Assorted things to know about adult ADHD
I was contacted last week by someone from Healthline.com who saw the blog post about law enforcement careers and ADHD and sent along a link to Healthline’s latest infographic on ADHD (attention-deficit/hyperactivity disorder) statistics.
And I thought, “Cool! I’ll share this in a new post, and scrounge around the Internet for other informative items about ADHD, and put them in the post too.”
So that’s what this is.
The Big Picture
It says 4% of the adult population has ADHD – that’s one out of every 25 people. It’s likely that you know a few adults who qualify for a diagnosis. (From another source, I read that many adults with ADHD may have been diagnosed as kids – around 60% of children with a diagnosis will have ADHD as adults – while others compensated well enough to get by in childhood, but can’t do it when faced with the complex demands of adulthood.)
As a geographer, I was most curious about the map that shows where ADHD is most and least common. The results surprised me a little – how about you? (I quickly Googled the reasons for the geographic distribution of ADHD in the US, and found that “further studies are needed.” We’ll check back in a few years….) The socioeconomic and racial trends are interesting also.
If you are curious about the costs of ADHD, scroll a little further down the Healthline page. The consequences of ADHD in children and adults cost Americans at least $42.5 billion each year. That isn’t just the cost of medicine and treatment; loss of work, educational expenses, and juvenile justice costs are included.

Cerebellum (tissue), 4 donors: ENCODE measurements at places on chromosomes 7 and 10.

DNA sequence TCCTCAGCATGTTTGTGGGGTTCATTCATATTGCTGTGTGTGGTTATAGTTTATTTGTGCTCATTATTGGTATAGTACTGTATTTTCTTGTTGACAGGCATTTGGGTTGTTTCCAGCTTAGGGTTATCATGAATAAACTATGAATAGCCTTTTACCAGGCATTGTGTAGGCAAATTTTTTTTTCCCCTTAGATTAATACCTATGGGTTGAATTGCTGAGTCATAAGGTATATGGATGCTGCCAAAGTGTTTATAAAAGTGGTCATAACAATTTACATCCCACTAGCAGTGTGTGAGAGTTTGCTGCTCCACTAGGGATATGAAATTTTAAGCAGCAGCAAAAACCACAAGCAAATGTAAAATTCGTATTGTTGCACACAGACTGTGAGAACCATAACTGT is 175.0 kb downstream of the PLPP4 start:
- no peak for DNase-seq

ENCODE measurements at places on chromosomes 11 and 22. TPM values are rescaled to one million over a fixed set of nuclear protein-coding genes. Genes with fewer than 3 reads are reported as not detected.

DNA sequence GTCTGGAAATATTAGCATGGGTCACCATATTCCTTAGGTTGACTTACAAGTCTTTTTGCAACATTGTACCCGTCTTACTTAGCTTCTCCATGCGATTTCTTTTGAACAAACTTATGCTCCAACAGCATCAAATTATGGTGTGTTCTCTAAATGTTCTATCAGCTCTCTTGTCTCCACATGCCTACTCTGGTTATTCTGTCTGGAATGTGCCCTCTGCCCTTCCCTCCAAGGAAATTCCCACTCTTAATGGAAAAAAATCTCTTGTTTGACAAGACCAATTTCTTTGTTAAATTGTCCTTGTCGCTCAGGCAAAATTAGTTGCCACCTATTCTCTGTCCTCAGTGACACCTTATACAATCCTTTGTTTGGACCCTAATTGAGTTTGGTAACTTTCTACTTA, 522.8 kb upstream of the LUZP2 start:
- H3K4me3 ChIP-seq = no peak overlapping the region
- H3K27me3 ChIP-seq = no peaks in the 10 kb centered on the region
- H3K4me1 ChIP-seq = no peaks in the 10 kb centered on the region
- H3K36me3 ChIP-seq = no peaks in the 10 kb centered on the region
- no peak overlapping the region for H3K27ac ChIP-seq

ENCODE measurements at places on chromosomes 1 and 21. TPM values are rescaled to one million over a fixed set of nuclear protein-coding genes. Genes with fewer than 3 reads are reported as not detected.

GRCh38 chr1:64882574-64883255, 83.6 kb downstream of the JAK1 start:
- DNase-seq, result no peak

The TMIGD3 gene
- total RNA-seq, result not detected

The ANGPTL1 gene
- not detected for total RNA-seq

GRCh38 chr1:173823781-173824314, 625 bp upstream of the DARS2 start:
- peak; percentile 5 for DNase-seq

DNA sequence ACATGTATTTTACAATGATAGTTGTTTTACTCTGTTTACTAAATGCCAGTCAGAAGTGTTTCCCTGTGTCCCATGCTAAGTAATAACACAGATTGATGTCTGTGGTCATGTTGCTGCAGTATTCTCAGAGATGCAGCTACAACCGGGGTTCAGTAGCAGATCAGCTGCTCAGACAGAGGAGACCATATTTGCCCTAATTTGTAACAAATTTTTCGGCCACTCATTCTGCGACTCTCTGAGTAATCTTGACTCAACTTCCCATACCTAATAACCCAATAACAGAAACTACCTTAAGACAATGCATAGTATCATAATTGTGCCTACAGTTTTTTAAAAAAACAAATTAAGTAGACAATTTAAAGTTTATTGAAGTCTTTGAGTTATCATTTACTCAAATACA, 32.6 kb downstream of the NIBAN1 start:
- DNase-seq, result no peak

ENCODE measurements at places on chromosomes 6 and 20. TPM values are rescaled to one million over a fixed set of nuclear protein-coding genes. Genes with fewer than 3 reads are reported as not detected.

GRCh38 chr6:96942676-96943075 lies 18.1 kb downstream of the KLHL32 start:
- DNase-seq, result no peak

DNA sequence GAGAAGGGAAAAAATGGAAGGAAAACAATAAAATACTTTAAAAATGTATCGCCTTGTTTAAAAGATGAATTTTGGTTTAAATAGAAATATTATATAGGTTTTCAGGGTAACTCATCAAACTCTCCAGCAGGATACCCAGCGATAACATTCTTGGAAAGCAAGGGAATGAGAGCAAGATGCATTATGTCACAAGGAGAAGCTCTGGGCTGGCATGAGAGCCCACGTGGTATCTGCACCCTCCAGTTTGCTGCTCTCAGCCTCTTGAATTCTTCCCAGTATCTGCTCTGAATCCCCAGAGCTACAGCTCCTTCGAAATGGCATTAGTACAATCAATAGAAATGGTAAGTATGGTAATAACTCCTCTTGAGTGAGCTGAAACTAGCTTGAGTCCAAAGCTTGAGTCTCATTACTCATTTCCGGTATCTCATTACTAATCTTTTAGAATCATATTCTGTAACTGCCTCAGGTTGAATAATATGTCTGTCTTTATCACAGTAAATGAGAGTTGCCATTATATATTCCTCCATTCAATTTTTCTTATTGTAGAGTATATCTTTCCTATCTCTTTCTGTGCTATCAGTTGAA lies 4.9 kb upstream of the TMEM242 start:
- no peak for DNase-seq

If we included the criminal justice system as a whole, not just juvenile justice, the cost figure would be much higher. This blog, from a Canadian adult ADHD coach, discusses the proportionately high incidence of ADHD (especially untreated ADHD) in the prison population, as documented in several studies around the globe. As the author says, “crime & jail are costly, treatment is cheap.” (We need to be clear, though, that the great majority of adults with ADHD are law-abiding citizens.)
Overviews at a More Personal Level
The big picture of how ADHD impacts society is important. What’s crucial for most of us, however, is getting help to cope with our own symptoms, or help for our loved ones, friends, or coworkers.
This link from Helpguide.org provides a good, upbeat starting point for learning about the symptoms and available coping strategies for adult ADHD. Here is an excerpt:
…[T]he challenges of attention deficit disorder are beatable. With education, support, and a little creativity, you can learn to manage the symptoms of adult ADD/ADHD—even turning some of your weaknesses into strengths. It’s never too late to turn the difficulties of adult ADD/ADHD around and start succeeding on your own terms.
I also found this page from the Cleveland Clinic website interesting, because it’s written from a clinician’s perspective. Among the notable pieces of information in this link are:
- that ADHD is the most heritable of psychiatric disorders.
- a summary of what’s different in brain anatomy and neurochemistry for people with ADHD
- a table summarizing common dysfunctional behavior patterns in adults
- a flow chart for how to diagnose ADHD in adults (a behind-the-scenes look!)
- a table of disorders commonly associated with, or having symptoms similar to, ADHD
- a table of medications that may be prescribed for ADHD
Young Adults and ADHD
Young adults emerging from the structured existence of high school and living with parents can find the transition to independence especially tough going if ADHD symptoms are a factor. Becoming an adult is challenging enough even without having deficits in organization, focus, follow-through, and impulse control!
This webpage from ADDvance.com includes lots of links to information about going to college, and a couple of links for those who may not be college-bound. The challenges of young adults with ADHD entering the workforce are discussed here, at Healthychildren.org. The link covers the reasons why the individual may find employment stressful, and why supervisors may be unhappy with job performance. Possible solutions are presented.